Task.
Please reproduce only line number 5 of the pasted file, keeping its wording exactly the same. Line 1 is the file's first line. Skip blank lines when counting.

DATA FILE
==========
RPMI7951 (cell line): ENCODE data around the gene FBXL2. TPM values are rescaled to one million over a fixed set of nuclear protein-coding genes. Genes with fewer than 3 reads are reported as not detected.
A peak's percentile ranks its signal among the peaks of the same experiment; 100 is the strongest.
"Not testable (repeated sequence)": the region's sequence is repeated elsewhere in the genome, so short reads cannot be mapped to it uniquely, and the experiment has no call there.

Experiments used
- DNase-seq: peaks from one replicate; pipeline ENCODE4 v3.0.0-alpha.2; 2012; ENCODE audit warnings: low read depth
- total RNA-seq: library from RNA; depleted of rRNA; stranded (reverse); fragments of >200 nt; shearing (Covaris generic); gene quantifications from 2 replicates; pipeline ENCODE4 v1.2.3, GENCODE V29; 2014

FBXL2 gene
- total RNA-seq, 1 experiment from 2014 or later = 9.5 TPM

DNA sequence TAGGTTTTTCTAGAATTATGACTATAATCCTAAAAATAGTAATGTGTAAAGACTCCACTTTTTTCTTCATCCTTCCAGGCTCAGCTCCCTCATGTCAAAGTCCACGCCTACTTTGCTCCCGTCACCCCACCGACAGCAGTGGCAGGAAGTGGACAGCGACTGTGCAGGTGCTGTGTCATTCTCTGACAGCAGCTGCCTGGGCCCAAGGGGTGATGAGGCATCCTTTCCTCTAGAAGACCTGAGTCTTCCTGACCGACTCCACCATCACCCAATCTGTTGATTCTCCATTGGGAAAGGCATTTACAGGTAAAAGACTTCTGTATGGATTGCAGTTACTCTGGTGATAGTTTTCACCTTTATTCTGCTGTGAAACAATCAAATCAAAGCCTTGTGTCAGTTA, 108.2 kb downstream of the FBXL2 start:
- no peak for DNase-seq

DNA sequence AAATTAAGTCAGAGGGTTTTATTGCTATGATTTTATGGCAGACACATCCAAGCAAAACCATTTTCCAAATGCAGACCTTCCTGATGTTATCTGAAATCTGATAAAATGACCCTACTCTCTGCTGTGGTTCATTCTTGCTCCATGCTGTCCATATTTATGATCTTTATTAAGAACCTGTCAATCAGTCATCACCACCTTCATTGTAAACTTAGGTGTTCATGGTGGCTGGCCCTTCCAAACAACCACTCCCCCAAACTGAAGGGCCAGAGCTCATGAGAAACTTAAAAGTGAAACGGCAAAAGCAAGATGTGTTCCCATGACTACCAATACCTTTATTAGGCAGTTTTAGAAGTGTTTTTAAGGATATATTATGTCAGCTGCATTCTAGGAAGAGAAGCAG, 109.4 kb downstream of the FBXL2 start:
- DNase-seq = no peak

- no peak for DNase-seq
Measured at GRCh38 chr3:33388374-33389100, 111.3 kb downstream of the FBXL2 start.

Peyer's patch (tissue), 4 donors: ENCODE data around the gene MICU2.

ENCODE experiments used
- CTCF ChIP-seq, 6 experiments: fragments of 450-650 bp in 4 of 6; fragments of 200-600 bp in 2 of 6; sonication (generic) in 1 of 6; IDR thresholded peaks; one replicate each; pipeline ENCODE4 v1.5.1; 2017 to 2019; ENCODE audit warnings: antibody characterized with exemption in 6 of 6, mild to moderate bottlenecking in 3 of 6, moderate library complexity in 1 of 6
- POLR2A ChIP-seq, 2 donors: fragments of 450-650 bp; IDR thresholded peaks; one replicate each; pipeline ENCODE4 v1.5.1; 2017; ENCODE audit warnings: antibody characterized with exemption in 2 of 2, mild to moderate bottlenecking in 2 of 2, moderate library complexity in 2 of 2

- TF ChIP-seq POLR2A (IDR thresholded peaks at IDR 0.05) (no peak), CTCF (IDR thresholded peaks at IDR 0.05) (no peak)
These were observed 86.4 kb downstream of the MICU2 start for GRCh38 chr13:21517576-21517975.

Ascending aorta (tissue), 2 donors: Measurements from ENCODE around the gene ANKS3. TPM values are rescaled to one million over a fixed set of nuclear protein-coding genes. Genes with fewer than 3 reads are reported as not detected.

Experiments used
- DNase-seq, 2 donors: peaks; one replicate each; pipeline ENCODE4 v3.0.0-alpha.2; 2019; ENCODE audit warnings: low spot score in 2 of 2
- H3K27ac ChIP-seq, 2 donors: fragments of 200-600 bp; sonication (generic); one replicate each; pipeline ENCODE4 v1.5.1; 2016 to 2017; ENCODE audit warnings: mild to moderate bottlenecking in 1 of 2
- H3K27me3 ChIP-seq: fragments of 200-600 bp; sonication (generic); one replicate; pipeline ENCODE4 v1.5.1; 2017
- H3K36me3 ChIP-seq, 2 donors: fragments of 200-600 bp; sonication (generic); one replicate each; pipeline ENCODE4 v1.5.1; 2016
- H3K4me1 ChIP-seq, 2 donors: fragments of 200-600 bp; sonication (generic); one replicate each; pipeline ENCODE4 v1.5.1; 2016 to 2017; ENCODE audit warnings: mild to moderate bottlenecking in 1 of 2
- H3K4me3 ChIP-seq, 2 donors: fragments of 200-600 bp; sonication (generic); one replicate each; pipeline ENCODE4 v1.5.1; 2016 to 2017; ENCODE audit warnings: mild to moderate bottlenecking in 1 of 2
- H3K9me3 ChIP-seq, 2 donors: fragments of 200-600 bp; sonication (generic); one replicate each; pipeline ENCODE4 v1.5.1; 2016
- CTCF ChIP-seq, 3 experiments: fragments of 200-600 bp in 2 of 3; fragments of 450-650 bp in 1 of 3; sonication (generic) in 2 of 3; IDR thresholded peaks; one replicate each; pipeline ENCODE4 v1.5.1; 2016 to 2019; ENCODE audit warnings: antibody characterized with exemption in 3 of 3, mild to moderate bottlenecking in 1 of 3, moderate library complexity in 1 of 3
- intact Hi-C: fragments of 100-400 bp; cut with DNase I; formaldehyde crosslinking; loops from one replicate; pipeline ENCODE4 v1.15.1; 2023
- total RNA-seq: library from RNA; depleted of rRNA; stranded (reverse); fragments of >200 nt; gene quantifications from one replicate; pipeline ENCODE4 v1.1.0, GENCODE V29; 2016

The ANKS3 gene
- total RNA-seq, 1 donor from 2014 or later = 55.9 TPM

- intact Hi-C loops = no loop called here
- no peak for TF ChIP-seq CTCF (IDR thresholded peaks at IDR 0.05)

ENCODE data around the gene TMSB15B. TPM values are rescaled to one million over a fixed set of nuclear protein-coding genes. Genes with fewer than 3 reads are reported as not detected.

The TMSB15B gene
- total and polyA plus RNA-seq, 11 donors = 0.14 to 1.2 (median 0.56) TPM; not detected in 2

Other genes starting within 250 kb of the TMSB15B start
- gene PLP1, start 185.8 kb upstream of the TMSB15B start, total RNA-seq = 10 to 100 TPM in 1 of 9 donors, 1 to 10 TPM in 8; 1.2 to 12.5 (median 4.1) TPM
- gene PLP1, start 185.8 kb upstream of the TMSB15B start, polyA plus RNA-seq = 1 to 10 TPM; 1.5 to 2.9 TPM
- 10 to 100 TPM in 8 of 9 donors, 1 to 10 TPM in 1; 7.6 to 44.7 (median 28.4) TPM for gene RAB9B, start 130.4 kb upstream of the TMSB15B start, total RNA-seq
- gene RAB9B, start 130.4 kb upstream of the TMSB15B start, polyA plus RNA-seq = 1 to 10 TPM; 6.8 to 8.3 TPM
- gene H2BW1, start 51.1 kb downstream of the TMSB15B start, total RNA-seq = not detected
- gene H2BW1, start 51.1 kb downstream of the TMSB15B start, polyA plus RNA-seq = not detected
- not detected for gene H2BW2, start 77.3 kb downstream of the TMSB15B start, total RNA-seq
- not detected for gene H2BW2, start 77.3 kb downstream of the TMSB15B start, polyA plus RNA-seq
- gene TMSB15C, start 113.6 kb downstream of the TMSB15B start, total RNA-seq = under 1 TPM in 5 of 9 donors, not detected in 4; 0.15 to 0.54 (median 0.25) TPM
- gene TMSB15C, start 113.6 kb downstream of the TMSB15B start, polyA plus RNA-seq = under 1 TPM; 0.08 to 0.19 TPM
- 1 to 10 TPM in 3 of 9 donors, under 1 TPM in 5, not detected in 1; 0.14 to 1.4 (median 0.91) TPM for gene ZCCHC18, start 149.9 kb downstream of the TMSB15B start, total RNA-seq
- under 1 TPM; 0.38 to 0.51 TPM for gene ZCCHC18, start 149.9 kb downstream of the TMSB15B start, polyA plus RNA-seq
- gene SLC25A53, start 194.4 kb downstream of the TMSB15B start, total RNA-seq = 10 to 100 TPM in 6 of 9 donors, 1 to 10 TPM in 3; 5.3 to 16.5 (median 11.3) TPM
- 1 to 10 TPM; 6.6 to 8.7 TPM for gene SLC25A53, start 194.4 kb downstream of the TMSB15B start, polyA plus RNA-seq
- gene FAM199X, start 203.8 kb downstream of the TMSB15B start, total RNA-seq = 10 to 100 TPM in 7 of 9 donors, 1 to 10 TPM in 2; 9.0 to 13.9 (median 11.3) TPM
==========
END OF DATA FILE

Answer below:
- DNase-seq: peaks from one replicate; pipeline ENCODE4 v3.0.0-alpha.2; 2012; ENCODE audit warnings: low read depth